If the service is unusually long, (over 250 feet) then the only reason the POCO installed the 350 was to account for voltage drop, or it was lazy engineering, and a waste of money. Must be a cooperative...

                  Comment


                    #10
                    yup If its not a ct service then it must be a 320 and yer good to go.

                    Comment


                      #11
                      Actually, that 350 wire is rated for 415 Amps, according to one manufacturer's web site.

                      Power companies can apply the manufacturer's full ratings when designing and engineering their distribution systems.

                      Comment


                        #12
                        Originally posted by stew View Post
                        yes here its 99.99999 % gotta stay away from kwire if hes the inspector! lol

                        If you didn't like a kwired "inspection" you would probably really hate mine
                        At my age, I'm accustomed to restaurants asking me to pay in advance, but now my bank has started sending me their calendar one month at a time.

                        Comment


                          #13
                          Originally posted by kbsparky View Post
                          Actually, that 350 wire is rated for 415 Amps, according to one manufacturer's web site.

                          Power companies can apply the manufacturer's full ratings when designing and engineering their distribution systems.
                          Not when we install it in conduit.

                          Comment


                            #14
                            Originally posted by stew View Post
                            yup If its not a ct service then it must be a 320 and yer good to go.

                            So you can feed a 200 amp service disconnect with #2/0's?
                            Rob

                            Moderator

                            All responses based on the 2017 NEC unless otherwise noted

                            Comment


                              #15
                              Originally posted by Twoskinsoneman View Post
                              Ditto here. IMHO and of those of local inspectors the rule does not make sense. You will hear people on this forum regurgitate the phrase diversity of loads but the truth is there are situations where it just does not make any sense.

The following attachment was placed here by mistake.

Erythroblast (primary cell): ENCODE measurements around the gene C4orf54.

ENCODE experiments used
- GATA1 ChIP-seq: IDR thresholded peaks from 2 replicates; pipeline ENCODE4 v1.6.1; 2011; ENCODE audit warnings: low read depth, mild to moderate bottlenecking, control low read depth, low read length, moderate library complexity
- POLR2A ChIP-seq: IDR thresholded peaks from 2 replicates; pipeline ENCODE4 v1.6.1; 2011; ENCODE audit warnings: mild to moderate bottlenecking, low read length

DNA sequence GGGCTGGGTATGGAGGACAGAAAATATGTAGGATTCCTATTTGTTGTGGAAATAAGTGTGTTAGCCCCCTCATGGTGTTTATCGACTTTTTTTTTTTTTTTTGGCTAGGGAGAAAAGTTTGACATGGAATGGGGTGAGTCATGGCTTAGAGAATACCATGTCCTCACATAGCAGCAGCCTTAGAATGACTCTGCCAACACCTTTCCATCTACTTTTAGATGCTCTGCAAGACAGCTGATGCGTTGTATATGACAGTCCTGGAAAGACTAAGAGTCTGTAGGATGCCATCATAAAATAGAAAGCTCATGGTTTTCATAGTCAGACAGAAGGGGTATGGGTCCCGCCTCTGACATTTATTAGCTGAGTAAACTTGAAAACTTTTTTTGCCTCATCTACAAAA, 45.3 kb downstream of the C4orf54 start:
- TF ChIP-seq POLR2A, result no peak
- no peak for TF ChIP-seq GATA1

So if the inspectors allow it I say save your money and do it.
                              How much do you save between 2/0 and 3/0 if you end up having to replace it? Especially if the meter is within 10 feet or so of the panels. Do it right the first time. The more of the entire service there is on a single feed the more of the possible diversity that does exist will be on that feed. Make two feeds and put mostly HVAC on one and general purpose circuits on the other and the diversity of the HVAC may not be much diversity at all. That is why the entire load of the dwelling must be supplied by the conductors to use this table.

                              Originally posted by Hv&Lv View Post
                              I believe that what you have is actually a 320 amp service, unless it is a K base(bolt in meter). Normally the bases are S base (socket base), and these are rated for 320 amps continious duty. The 350 aluminum wire the POCO used is rated at 320 amps. Actually the power company can feed that installation with #2 aluminum if the engineers believe that the #2 will carry the load. I work for a POCO and generally size 320 amp services with 4/0 aluminum if the service is short enough so as to have very little voltage drop. We actually try to account for, to a point, inrush currents causing dimming lights when AC units kick on and off.
                              One must remember that the service size is based on calculations done by the electrician. If the electrician does all his (or her) calculations, and comes up with 205 amps, guess what?, they must go to a 320 amp base.
                              If the service is unusually long, (over 250 feet) then the only reason the POCO installed the 350 was to account for voltage drop, or it was lazy engineering, and a waste of money. Must be a cooperative...
                              Since when was service size determined by what type of meter is used?

                              If you have a 320 socket supplying a 100 amp main do you have a 100 amp service or a 320 amp service?

                              If you have a 320 socket supplying two 200 amp mains will the 320 meter say "OK that is enough" if current being drawn surpasses 320, or will current be allowed to continue to rise if the demand is there until one or both of the breakers trip?
                              I live for today, I'm just a day behind.

                              Comment